Unlike the patrons of the Boul’ Miche, the cafe bohemians would celebrate the hour of the aperitif for much of the day and far into the night. The Cabaret du Soleil D’or, par example, was a cafe whose innards housed nothing but dedicated absinthe drinkers. According to an eyewitness account from the 1890s, the members of this absinthe subculture were sloppily dressed, though they exhibited some adornment or finery completely out of character with the rest of their attire. Men had long hair, and so did women. The environment was gloomy and wretched, with smoke belching from foot-long pipes and cigarettes which were continuously rolled. The atmosphere reeked from the funereal alliance of tobacco and absinthe. The patrons listened to poetry and music and animated discussions of aesthetic theories.
One of the patrons of the 1890s cabaret scene was Paul Verlaine, the middle-aged poet of the slums, who had built a great literary reputation despite a reckless hunger for absinthe, which he had once dubbed “the Green Muse.” Absinthe did to the mind’s eyes of the writers of the period just what it had done to the impressionists’ retinas. It was a sacrament of creativity, the key to a particularly luxurious madness, which opened the mind to poetic visions and sensual derangement.
Verlaine’s lover, the 16-year-old poet Arthur Rimbaud, wrote a manifesto on poetics calling for “le dérèglement de tous les sens.” Rimbaud claimed that by deliberate intoxication the conscious mind would open to the ineffable; by drinking absinthe, the poet could achieve a fusion of all senses, a perfect synesthesia in which to dream.
Together they attended the best cafes, but Verlaine alone paid the bills. Rimbaud is described as taking absinthe “with ecstasy. He liked the taste; he enjoyed the effect; it gave him confidence.” Rimbaud called it “The Academy of Absomphe, that drunkenness for the virtue of this sage of glaciers.” However, “the morning after,” he once wrote, “was like sleeping in shit.”
But if Rimbaud was sleeping in it, Verlaine, who was 26 at the time and married to 17-year-old Mathilde Maute de Fleurville, was buried in it. They say that absinthe seduces. Verlaine was seduced. As his affections for absinthe increased, so did his affections for Rimbaud. Likewise did his affections for Mathilde diminish. In the early morning hours Verlaine would slink home, stumble up the stairs and beat his wife. In one encounter, he tried to strangle Mathilde and then hurled their young baby against the wall, nearly killing it. Un vrai absintheur, n’est ce pas?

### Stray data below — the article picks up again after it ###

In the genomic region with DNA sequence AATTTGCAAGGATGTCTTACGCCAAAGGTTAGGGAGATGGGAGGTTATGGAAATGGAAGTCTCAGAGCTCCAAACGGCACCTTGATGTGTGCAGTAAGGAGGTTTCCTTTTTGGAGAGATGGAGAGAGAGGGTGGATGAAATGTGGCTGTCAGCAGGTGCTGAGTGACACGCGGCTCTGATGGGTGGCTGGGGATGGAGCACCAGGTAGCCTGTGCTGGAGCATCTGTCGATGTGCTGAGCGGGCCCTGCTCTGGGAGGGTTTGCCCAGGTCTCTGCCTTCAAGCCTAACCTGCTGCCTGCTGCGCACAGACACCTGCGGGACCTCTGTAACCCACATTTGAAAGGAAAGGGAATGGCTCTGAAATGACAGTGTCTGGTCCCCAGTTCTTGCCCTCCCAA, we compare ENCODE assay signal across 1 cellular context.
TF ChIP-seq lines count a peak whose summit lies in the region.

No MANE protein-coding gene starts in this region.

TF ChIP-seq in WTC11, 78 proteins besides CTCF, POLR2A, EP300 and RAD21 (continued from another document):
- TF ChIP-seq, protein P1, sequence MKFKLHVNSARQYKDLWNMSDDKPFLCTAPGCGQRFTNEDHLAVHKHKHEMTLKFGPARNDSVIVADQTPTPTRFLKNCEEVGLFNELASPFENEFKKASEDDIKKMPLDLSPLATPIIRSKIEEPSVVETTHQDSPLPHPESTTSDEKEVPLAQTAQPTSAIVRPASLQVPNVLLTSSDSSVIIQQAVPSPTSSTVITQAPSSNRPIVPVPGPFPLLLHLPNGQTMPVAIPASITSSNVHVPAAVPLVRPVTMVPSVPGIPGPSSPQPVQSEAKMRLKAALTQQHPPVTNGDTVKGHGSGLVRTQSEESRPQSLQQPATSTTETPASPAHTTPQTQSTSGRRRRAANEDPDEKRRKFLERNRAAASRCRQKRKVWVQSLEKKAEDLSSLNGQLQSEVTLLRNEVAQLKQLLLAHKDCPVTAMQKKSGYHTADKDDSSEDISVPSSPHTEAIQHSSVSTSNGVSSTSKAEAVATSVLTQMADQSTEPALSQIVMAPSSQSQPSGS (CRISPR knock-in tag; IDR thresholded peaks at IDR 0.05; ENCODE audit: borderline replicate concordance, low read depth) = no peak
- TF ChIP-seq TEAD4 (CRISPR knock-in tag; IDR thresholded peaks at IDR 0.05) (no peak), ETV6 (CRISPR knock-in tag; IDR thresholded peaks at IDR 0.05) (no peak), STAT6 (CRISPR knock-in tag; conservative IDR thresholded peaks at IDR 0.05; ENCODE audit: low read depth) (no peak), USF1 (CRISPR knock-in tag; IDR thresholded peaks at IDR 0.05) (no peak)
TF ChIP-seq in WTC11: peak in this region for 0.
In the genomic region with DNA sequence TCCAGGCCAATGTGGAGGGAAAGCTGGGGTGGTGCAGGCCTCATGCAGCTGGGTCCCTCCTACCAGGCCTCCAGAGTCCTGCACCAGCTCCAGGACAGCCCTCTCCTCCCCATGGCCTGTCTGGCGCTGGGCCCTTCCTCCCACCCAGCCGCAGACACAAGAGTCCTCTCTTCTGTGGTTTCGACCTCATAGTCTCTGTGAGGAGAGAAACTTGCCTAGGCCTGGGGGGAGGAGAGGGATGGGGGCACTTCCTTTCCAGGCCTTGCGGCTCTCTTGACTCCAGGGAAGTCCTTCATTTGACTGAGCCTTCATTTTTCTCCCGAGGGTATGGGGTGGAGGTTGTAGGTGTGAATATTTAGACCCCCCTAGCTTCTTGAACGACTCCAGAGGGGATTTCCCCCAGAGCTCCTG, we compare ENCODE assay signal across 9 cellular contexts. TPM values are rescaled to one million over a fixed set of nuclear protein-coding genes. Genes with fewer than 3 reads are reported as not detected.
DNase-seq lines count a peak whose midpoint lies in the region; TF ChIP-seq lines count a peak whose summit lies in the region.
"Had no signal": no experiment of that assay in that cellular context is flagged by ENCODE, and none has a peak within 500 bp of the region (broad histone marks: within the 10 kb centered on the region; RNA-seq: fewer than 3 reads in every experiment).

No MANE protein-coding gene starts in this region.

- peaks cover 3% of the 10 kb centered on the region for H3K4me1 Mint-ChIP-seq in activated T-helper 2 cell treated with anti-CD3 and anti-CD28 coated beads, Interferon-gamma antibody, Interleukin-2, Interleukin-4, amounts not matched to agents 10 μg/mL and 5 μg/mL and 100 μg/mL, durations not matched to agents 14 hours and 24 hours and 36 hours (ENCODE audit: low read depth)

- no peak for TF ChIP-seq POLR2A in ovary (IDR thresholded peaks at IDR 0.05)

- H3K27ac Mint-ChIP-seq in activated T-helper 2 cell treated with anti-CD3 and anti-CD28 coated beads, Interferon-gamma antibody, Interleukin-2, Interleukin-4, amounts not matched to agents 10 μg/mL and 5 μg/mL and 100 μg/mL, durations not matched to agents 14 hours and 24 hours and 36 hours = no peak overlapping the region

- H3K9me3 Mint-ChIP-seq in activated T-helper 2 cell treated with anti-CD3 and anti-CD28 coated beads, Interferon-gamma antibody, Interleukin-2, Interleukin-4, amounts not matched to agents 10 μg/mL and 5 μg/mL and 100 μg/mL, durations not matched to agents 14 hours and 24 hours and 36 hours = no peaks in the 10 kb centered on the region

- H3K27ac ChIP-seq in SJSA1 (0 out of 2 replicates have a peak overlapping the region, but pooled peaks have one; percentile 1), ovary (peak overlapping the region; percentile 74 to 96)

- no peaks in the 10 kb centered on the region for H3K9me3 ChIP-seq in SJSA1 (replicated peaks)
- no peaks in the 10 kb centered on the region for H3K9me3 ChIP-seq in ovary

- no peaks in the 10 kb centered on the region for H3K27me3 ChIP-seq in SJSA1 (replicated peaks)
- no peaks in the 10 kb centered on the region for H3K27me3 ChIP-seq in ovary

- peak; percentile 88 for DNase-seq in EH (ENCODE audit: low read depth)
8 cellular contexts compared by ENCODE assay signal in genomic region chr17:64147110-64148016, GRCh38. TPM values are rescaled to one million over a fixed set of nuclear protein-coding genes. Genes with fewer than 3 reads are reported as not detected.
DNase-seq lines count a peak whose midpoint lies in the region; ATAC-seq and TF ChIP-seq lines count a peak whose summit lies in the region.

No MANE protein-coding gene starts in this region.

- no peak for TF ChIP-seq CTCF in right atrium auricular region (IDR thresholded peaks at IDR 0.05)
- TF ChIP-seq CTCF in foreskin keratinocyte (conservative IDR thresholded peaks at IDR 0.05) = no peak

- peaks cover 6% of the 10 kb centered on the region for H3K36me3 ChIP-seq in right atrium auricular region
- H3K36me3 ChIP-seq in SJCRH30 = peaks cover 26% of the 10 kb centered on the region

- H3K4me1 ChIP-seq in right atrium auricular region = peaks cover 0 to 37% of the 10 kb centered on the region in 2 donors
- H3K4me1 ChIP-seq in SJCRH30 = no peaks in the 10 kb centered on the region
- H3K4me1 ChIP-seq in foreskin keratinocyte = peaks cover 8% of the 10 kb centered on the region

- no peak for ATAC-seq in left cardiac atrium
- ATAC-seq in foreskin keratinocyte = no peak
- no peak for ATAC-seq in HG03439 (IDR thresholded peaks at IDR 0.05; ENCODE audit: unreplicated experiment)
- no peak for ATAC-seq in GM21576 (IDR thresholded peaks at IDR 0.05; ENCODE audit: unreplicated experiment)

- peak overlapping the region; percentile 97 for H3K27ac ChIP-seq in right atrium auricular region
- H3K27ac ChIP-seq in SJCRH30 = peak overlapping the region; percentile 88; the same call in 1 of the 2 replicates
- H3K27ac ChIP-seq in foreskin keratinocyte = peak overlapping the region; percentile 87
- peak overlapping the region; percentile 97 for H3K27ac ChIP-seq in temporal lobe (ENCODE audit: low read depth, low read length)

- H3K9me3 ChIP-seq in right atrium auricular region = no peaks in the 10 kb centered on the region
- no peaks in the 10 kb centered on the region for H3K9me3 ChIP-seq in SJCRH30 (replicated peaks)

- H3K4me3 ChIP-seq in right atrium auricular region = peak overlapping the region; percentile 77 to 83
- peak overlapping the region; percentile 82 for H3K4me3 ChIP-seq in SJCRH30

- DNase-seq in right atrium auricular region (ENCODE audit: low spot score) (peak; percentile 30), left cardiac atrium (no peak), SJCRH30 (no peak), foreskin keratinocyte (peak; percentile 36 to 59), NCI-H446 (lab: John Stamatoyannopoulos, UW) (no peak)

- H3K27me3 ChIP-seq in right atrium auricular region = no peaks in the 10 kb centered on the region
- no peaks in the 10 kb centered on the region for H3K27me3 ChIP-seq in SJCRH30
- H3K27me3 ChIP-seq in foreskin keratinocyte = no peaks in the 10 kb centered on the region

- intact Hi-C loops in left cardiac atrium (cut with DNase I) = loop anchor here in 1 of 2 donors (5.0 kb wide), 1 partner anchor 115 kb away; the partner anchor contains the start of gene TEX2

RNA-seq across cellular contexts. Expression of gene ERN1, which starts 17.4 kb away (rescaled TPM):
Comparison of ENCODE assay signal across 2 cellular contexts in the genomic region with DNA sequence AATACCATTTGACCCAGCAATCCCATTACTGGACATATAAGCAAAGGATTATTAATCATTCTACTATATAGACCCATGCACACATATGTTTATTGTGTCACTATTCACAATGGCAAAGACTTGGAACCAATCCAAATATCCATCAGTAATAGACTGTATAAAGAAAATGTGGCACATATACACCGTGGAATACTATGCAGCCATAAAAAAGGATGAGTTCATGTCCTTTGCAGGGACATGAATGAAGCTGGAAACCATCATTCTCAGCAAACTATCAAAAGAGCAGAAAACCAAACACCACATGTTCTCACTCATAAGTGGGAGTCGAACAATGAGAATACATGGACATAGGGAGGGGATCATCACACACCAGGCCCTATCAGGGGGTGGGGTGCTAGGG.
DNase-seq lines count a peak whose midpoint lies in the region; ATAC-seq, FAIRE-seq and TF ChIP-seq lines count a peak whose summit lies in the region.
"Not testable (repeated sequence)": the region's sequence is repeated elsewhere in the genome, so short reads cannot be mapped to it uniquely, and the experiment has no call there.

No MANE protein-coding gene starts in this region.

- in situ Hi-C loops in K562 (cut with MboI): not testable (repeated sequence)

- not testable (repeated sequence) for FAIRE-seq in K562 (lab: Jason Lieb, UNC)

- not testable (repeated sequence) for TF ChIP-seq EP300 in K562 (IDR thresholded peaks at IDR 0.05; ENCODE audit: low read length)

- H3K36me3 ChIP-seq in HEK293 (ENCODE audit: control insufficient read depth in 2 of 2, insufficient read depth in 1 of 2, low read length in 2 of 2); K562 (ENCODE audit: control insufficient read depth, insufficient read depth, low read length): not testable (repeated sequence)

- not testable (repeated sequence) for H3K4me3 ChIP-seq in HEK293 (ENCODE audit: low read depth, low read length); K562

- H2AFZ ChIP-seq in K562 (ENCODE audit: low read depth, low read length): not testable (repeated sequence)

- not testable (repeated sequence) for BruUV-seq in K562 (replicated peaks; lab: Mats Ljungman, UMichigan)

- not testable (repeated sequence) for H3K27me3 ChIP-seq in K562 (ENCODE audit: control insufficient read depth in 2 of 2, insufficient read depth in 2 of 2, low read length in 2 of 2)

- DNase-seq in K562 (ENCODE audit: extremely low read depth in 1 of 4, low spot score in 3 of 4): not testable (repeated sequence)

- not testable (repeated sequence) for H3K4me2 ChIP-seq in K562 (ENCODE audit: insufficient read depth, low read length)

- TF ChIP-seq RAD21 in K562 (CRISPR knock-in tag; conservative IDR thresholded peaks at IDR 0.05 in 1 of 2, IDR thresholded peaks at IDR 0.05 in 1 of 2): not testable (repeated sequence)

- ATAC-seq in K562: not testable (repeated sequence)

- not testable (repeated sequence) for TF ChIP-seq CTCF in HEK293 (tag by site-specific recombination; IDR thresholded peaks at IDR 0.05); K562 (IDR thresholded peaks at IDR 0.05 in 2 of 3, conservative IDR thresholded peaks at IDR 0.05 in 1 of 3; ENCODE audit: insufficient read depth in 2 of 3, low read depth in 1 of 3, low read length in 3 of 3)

In the Cafe du Rat Mort, Rimbaud asked Verlaine to put his hands on the table, and when he had done so, Rimbaud sliced them with a knife. While it was only a lover’s quarrel, Rimbaud’s usual preference was to burn Verlaine with cigarettes or surprise him by jumping out at him in the night. During a trip to Brussels, Verlaine surprised Rimbaud by taking a drunken aim and shooting him in the wrist. Verlaine was sentenced to jail for two years, during which time his wife and child left him. Shortly thereafter, Rimbaud wrote: “What is my nothingness compared to the stupor which awaits you?” Absinthe did not make the heart grow fonder, only colder.
Another brilliant young poet, Alfred Jarry, consumed monumental quantities of absinthe because he “believed in it.” Jarry held that absinthe should only be drunk straight, never diluted or muddied with water. Jarry died of chronic alcoholism at the age of 34. But George Saintsbury, an English man of letters with a passion for the green liqueur, claimed “only a lunatic would drink it neat.” The temperate Saintsbury lived to be 88. Toulouse-Lautrec carried a flask of absinthe in his cane. Van Gogh, another absinthophile, cut off his ear and mailed it to his girlfriend before he was completely consumed in his own madness. Absinthe was blamed. Openly called “bottled madness” and “the devil’s liquor,” its reputation deteriorated. The “Green Muse” became the “Green Curse.”
Before absinthe was known as a subtle poison, it was called a vivifying miracle drug. Robert Jordan, the hero of Hemingway’s For Whom the Bell Tolls and an absinthophile with a special craving for the Spanish Tarragona variety, justified his passion on medicinal grounds. Jordan described the “medicine” as an “opaque, bitter, tongue-numbing, brain-warming, stomach-warming, idea-changing liquid alchemy….In this, the real absinthe, there is wormwood. It’s supposed to rot your brain out, but I don’t believe it. It only changes the ideas.”